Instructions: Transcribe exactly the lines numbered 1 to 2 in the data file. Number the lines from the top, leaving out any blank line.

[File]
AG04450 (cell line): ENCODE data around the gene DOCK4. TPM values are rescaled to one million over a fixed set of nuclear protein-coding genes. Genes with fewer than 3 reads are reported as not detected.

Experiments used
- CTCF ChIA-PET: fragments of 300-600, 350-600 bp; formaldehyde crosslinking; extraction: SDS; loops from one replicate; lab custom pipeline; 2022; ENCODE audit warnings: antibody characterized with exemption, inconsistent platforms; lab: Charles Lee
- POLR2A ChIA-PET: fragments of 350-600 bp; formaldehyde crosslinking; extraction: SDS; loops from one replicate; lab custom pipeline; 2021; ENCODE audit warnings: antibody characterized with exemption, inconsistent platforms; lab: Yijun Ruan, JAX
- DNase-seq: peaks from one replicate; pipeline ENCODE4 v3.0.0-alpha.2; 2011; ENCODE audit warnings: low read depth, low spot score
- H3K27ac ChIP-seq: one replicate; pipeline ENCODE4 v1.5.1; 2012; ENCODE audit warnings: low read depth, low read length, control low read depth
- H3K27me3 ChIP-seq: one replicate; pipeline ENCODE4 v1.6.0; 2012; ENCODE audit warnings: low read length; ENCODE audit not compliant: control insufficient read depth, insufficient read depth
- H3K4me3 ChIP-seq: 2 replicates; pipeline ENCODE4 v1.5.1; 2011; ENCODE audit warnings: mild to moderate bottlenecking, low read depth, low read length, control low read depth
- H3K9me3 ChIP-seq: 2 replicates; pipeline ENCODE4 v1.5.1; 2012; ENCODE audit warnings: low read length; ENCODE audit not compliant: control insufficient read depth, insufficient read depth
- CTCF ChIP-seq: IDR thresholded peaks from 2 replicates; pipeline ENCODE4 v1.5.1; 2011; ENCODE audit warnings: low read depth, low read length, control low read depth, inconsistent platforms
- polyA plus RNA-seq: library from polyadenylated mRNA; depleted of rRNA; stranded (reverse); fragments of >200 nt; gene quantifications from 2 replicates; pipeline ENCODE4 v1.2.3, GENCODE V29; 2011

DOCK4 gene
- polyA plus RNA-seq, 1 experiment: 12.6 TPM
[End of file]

AG04450 (cell line): ENCODE data around the gene DOCK4. TPM values are rescaled to one million over a fixed set of nuclear protein-coding genes. Genes with fewer than 3 reads are reported as not detected.

Experiments used